So for their part, the kids were pretty resilient?

Oh, yeah. Unbelievably. Good teams are gonna be involved in close, tightly contested football games. There’s gonna be a winner and a loser. They walk on the field and expect they’re going to win every single week. When they didn’t, which we’ve experienced one time this year, they bounced back very well. Now, it’s a senior-laden team. There’s 24 very strong seniors that care a very great deal about this university and about their team, and they handled it very professionally and kind of took the lead, jumped ahead first and kind of demanded that the young guys bounce back and practice well, and that’s exactly what they did.

You guys have had a mostly favorable schedule, heading into your most difficult game of the year. What have you learned about the team, watching them operate in those low-pressure games?

Well, I think the third game was —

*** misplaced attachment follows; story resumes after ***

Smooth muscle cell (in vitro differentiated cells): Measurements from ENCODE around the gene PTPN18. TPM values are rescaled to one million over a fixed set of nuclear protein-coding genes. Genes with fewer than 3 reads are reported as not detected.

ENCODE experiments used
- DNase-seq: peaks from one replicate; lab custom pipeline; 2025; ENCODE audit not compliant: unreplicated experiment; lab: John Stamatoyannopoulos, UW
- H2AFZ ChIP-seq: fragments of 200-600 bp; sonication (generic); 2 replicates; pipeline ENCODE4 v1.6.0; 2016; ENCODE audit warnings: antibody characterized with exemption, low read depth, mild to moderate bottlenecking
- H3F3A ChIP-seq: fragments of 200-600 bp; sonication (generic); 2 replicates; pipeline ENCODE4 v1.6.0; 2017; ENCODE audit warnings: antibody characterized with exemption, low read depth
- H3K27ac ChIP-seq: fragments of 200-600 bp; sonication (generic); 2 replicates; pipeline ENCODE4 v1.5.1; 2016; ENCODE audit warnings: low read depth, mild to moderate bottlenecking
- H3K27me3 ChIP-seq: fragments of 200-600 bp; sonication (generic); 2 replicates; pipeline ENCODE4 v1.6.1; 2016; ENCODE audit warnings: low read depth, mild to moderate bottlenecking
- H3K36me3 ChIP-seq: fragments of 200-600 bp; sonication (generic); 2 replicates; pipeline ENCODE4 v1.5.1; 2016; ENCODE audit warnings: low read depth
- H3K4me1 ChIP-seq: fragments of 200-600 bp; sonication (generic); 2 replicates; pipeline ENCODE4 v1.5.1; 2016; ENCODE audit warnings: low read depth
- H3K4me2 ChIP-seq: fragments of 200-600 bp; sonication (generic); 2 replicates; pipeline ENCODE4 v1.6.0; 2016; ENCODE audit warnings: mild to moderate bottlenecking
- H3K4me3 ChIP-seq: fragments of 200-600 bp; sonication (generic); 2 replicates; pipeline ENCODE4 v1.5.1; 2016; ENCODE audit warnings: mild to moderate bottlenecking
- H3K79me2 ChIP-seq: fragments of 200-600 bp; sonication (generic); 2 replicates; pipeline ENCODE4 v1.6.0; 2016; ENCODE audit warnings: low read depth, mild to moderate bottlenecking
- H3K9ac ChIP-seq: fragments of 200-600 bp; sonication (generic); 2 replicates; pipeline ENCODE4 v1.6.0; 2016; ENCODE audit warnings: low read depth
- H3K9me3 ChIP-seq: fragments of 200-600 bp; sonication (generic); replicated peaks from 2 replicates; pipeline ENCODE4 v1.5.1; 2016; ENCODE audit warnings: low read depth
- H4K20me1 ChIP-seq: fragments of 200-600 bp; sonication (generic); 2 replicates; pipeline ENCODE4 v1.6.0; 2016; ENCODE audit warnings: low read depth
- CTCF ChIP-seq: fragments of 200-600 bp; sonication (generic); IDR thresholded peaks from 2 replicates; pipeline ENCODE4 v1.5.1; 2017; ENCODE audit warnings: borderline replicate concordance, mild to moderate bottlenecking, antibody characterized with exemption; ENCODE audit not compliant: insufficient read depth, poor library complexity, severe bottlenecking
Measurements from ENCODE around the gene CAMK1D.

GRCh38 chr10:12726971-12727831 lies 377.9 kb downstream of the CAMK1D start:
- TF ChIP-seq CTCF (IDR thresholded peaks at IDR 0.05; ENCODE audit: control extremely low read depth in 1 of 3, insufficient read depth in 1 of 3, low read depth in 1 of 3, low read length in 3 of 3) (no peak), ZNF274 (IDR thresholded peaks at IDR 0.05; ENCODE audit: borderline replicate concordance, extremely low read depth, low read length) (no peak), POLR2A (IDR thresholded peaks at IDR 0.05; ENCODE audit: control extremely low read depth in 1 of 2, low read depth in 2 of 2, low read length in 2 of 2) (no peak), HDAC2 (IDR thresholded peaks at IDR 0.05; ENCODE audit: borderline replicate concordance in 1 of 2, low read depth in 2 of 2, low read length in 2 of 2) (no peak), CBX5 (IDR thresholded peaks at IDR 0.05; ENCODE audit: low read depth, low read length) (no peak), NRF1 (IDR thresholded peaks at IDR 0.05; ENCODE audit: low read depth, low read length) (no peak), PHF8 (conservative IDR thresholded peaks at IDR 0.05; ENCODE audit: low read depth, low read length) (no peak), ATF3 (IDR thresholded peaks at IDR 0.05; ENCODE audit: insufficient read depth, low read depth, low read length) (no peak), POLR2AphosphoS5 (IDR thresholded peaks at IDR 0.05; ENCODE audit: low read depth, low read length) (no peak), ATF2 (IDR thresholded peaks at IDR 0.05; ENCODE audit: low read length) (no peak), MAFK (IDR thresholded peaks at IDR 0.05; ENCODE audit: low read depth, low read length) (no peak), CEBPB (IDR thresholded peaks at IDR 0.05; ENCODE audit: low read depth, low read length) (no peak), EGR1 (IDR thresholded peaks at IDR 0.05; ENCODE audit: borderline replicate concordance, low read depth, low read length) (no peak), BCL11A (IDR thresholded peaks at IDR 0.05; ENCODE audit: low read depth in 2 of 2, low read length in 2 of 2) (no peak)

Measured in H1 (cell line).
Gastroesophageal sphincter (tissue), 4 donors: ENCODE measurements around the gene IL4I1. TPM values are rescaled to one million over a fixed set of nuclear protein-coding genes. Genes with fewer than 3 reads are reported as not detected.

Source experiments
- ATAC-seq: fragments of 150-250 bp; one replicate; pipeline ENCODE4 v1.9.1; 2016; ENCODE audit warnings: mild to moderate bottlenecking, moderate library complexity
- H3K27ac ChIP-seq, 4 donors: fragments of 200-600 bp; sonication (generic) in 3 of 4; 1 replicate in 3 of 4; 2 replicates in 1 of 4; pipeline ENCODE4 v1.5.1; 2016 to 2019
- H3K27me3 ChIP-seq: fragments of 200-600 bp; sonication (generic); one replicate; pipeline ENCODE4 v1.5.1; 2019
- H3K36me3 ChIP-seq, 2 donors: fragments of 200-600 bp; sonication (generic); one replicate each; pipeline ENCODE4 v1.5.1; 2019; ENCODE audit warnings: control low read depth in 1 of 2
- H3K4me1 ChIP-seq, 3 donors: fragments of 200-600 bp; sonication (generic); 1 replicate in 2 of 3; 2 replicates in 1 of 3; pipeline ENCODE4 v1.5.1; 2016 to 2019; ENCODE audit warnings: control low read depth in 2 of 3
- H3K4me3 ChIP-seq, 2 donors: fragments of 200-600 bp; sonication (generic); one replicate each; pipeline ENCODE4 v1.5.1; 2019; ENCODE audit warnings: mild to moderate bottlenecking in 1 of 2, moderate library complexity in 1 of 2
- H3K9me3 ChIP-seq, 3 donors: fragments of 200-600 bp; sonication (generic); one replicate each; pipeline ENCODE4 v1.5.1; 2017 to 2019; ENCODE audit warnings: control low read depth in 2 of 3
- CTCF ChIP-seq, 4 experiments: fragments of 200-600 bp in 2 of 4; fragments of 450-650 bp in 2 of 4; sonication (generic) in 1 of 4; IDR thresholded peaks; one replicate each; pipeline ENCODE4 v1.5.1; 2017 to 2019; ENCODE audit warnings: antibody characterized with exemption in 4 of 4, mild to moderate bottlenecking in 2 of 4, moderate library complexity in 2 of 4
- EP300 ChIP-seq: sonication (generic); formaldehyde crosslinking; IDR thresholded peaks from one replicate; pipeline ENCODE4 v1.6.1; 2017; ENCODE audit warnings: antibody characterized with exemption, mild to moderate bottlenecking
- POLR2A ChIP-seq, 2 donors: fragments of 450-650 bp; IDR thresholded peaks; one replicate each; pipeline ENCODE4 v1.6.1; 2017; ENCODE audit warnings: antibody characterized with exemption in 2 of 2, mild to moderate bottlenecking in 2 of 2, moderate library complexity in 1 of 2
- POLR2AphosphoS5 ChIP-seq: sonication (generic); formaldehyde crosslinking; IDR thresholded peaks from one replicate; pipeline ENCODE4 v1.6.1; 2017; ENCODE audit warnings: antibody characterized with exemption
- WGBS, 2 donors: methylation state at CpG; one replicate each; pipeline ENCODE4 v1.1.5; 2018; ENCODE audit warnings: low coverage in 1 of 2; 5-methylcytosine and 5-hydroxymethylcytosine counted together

Right, except for that one.

We seem to be very level. Whether we’re up by 21 points or down by 10 points, we want to stay level-headed and keep playing. The other thing is we’ve gotten an opportunity to play a lot of young players. I like how hard they played. They’ve come in and played with tremendous effort, which is a great thing to see.

They also take coaching very well. Sideline adjustments have been made during the games, especially during critical times. That’s really a credit to all the coaches and the players.

What are your thoughts on the value of FCS opponents in general? What do you guys gain, besides the win, playing a school like Tennessee Tech?

Well, if you look at it on the flipside, a lot of those teams are winning. And if you lose, you’ve got a whole bunch to lose.